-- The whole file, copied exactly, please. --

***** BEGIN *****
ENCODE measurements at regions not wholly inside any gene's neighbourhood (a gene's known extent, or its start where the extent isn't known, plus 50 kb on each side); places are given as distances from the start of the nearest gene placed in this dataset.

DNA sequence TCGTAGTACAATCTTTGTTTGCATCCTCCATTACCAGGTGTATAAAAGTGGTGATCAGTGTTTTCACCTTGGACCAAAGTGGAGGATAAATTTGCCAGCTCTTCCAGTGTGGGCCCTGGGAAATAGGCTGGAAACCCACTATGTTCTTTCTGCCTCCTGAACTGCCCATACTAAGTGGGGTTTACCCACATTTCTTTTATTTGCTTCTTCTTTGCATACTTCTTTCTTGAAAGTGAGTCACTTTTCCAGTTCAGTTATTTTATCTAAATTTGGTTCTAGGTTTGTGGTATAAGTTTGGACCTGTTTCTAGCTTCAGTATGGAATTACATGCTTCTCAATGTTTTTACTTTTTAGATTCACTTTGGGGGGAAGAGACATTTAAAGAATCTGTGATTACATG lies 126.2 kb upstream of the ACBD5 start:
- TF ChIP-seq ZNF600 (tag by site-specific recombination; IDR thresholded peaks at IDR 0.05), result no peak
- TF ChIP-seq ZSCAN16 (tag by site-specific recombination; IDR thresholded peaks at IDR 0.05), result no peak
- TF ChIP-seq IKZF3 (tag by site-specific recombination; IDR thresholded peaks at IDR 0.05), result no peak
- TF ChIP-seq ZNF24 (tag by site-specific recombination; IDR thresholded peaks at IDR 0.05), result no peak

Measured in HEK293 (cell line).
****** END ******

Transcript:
ENCODE measurements at regions not wholly inside any gene's neighbourhood (a gene's known extent, or its start where the extent isn't known, plus 50 kb on each side); places are given as distances from the start of the nearest gene placed in this dataset.

DNA sequence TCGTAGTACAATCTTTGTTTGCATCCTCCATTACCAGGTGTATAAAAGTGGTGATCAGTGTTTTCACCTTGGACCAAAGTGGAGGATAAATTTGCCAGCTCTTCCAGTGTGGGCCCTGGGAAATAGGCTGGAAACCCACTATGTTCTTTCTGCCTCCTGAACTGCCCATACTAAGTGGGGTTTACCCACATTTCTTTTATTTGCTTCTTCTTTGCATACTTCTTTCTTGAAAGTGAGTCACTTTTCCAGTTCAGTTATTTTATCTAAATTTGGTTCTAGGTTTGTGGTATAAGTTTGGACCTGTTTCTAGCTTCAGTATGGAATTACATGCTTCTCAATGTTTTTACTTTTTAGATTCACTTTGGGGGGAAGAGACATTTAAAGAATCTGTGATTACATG lies 126.2 kb upstream of the ACBD5 start:
- TF ChIP-seq ZNF600 (tag by site-specific recombination; IDR thresholded peaks at IDR 0.05), result no peak
- TF ChIP-seq ZSCAN16 (tag by site-specific recombination; IDR thresholded peaks at IDR 0.05), result no peak
- TF ChIP-seq IKZF3 (tag by site-specific recombination; IDR thresholded peaks at IDR 0.05), result no peak
- TF ChIP-seq ZNF24 (tag by site-specific recombination; IDR thresholded peaks at IDR 0.05), result no peak

Measured in HEK293 (cell line).